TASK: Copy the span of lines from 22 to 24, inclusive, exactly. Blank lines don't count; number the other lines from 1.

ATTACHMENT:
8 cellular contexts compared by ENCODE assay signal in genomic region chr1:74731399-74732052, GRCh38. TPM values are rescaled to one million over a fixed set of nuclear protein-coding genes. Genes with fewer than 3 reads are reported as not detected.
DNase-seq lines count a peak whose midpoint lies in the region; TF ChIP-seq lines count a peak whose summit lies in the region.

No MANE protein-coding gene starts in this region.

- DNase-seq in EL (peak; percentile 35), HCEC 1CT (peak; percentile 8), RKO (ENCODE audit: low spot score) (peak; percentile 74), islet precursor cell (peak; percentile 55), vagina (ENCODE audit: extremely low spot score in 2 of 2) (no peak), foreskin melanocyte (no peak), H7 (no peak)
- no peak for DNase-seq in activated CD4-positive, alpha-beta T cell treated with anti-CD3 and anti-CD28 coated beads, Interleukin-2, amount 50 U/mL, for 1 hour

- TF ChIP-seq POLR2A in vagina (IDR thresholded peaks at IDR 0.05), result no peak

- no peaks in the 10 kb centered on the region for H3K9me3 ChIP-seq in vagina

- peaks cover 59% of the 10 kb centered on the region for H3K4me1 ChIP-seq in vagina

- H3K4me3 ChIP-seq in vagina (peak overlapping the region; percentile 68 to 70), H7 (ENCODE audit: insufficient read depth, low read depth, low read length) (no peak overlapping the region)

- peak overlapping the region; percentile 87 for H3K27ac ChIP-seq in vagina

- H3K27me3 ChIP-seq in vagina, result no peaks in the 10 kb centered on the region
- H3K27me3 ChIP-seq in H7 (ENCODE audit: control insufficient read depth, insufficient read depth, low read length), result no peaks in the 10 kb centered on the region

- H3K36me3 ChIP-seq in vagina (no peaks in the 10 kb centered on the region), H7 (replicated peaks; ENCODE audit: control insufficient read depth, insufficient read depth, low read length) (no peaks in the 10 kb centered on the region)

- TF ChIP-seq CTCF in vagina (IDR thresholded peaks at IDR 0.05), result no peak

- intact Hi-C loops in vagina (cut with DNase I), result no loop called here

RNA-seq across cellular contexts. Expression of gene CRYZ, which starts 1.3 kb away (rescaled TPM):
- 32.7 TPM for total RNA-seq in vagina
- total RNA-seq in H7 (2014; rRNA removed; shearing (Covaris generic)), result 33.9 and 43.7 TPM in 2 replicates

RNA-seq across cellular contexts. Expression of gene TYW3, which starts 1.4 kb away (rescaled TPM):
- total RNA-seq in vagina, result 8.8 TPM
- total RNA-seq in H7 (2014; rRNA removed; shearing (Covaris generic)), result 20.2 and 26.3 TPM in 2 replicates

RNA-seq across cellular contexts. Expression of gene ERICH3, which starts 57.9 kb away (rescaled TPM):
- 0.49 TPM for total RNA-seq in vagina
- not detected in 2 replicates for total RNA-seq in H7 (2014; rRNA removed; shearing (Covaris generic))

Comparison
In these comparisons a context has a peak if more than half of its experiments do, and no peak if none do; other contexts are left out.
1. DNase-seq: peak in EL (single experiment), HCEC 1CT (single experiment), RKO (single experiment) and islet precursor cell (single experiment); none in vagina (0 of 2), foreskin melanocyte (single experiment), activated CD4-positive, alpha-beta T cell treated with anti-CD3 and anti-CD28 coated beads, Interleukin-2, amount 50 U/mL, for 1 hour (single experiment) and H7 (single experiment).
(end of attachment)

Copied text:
RNA-seq across cellular contexts. Expression of gene ERICH3, which starts 57.9 kb away (rescaled TPM):
- 0.49 TPM for total RNA-seq in vagina
- not detected in 2 replicates for total RNA-seq in H7 (2014; rRNA removed; shearing (Covaris generic))